The effectiveness of colonoscopies may be overstated, study suggests

A landmark study suggests colonoscopies are not as effective as previously thought, though they can still help some.

The study, published in The New England Journal of Medicine, followed more than 84,000 people. Half of participants were invited to have a colonoscopy. Only 42 percent did. 

After a ten-year follow-up, researchers found an 18 percent risk reduction for those who underwent a colonoscopy and a 50 percent reduction in risk of dying from colorectal cancer.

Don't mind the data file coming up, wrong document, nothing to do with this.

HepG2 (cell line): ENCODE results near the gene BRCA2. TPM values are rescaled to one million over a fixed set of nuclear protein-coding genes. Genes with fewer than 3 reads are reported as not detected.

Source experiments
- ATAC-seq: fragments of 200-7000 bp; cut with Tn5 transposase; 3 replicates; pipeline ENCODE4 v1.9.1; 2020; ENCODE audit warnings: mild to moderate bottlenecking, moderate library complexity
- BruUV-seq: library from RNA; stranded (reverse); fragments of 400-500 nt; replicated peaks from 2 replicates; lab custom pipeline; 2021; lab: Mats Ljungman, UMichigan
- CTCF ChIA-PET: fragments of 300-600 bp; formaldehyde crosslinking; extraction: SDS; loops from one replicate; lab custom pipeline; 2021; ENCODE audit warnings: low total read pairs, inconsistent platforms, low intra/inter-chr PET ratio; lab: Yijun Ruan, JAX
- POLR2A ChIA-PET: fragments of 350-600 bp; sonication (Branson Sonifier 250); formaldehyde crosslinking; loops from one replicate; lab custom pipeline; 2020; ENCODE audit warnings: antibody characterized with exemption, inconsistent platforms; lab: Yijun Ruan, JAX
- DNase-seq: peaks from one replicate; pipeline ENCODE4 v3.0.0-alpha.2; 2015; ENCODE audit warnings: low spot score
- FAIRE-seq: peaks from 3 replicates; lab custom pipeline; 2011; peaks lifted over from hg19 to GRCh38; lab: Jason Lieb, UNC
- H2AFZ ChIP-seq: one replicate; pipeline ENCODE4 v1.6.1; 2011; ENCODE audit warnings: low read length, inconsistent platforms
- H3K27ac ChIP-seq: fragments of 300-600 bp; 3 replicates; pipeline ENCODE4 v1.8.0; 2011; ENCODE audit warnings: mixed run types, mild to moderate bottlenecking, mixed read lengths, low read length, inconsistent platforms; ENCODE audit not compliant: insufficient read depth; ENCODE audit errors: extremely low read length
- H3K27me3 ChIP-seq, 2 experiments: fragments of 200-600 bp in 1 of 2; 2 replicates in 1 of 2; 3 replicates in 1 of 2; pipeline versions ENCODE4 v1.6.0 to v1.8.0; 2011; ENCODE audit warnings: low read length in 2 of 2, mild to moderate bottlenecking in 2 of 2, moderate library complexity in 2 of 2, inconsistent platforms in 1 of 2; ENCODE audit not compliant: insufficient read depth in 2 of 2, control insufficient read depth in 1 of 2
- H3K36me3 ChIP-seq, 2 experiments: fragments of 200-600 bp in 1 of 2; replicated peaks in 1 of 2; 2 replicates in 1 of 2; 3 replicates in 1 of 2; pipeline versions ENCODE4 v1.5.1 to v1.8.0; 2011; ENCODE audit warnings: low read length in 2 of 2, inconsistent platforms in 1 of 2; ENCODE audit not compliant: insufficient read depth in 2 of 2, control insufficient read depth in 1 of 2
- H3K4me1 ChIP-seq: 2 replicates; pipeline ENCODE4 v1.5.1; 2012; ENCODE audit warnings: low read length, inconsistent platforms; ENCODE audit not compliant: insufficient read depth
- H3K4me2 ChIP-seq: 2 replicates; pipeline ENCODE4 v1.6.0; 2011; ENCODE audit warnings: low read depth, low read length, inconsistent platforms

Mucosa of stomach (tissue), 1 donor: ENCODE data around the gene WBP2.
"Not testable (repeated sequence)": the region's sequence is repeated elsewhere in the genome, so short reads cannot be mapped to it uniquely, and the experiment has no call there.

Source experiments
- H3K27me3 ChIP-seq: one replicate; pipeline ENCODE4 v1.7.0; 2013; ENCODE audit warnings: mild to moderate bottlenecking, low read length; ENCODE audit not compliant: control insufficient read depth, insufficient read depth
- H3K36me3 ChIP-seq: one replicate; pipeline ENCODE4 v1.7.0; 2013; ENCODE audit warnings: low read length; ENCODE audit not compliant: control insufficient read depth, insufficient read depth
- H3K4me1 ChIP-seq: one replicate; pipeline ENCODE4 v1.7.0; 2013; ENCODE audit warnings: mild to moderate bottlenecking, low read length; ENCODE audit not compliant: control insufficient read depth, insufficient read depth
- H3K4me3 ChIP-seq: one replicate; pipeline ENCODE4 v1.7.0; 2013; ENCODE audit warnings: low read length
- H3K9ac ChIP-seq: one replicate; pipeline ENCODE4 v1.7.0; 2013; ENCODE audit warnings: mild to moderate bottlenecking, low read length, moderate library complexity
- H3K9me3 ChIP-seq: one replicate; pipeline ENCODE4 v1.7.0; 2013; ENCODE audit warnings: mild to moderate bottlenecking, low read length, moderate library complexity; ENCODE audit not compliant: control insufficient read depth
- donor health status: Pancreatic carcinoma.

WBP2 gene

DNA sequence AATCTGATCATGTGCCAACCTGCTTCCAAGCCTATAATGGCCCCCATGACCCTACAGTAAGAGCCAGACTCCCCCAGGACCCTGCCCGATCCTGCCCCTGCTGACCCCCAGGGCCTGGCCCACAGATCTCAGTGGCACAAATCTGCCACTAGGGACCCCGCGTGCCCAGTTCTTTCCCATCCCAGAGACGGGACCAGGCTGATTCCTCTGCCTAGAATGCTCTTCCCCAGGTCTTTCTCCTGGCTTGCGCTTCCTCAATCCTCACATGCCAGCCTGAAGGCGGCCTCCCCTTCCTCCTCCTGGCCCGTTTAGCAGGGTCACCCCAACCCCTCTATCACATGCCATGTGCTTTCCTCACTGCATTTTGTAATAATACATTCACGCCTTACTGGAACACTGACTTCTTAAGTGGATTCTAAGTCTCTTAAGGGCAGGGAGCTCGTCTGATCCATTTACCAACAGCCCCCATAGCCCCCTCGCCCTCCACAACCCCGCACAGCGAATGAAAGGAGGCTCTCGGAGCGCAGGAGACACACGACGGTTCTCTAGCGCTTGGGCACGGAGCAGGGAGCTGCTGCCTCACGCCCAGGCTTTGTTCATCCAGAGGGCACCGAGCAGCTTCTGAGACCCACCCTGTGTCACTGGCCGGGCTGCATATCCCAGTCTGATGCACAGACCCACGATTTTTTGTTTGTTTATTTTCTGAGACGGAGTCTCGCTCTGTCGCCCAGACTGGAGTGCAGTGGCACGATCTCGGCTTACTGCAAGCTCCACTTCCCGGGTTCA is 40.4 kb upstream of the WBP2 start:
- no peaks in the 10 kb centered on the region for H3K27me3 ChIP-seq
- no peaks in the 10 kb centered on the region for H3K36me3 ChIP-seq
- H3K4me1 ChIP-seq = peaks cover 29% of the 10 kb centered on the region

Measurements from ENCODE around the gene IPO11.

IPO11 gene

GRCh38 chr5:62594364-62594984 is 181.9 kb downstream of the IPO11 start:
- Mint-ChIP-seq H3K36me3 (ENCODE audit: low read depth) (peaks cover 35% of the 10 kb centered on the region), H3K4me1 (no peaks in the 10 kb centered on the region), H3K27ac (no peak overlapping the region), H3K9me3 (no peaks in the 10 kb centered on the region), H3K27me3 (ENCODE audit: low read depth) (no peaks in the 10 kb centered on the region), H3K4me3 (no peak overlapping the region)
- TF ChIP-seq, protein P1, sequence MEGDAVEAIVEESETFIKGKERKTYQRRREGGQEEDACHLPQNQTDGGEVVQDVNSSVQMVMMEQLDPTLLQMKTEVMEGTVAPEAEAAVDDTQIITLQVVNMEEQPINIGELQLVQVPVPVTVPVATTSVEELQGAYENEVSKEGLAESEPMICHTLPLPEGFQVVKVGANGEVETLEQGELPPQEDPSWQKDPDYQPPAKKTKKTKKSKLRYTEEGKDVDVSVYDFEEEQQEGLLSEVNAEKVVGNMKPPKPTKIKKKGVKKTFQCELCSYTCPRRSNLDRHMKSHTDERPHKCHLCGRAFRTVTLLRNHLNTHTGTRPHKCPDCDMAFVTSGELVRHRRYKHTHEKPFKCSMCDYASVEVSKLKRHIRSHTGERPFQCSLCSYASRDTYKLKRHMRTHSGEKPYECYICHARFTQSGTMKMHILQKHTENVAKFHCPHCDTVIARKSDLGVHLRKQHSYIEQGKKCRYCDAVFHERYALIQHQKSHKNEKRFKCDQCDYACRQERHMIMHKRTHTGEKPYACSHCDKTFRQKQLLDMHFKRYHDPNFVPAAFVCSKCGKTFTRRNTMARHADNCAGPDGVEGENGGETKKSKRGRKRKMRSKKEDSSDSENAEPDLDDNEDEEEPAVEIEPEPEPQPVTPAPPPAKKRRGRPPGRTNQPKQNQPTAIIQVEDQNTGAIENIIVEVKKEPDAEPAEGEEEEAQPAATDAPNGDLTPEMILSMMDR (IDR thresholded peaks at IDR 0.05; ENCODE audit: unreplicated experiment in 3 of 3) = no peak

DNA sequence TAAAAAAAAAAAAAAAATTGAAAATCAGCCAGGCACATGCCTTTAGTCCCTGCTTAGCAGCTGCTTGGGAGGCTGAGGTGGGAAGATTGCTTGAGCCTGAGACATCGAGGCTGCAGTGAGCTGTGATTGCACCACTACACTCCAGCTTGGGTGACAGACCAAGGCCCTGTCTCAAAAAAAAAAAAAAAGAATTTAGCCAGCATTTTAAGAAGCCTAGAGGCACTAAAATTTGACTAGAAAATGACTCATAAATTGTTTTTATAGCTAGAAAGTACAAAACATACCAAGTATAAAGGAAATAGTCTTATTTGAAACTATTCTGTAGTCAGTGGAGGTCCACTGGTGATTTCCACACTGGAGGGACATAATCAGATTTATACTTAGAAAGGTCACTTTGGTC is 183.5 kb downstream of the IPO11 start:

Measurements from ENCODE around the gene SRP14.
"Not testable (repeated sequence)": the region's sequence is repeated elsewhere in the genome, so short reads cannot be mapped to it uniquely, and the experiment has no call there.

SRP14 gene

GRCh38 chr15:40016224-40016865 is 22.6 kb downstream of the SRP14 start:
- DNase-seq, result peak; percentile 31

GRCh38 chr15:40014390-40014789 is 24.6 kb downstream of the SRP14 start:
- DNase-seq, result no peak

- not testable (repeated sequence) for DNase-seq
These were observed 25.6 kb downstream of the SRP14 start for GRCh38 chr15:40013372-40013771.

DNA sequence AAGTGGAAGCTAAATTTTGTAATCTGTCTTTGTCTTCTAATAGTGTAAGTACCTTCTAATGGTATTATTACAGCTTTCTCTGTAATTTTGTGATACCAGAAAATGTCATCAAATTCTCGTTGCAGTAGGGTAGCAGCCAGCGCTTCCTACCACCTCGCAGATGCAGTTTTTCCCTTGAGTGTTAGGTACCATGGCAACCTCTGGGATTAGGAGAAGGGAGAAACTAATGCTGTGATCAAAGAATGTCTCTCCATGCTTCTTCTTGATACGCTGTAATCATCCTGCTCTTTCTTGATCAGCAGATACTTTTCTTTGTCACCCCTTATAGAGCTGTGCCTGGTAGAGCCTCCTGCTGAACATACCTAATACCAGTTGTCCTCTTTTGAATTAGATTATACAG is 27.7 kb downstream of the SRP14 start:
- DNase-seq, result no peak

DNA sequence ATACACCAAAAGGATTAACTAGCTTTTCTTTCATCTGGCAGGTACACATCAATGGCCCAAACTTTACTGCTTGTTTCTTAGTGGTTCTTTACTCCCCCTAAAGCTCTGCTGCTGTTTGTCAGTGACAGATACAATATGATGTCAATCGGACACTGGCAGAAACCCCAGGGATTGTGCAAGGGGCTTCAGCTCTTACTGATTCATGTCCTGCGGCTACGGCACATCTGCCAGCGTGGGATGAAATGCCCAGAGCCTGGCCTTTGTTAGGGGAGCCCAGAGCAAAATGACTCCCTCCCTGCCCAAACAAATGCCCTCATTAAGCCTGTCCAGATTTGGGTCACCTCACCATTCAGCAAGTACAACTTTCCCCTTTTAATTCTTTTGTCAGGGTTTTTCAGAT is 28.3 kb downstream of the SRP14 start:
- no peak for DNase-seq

However, 50 percent is "on the low end" of the medical community's expectations, lead researcher and gastroenterologist Michael Bretthauer, MD, told CNN. "We may have oversold the message for the last 10 years or so, and we have to wind it back a little."

Some experts say the findings shouldn't discourage people from getting a colonoscopy.

"I think it's just hard to know the value of a screening test when the majority of people in the screening didn't get it done," William Dahut, MD, chief scientific officer at the American Cancer Society, told CNN.

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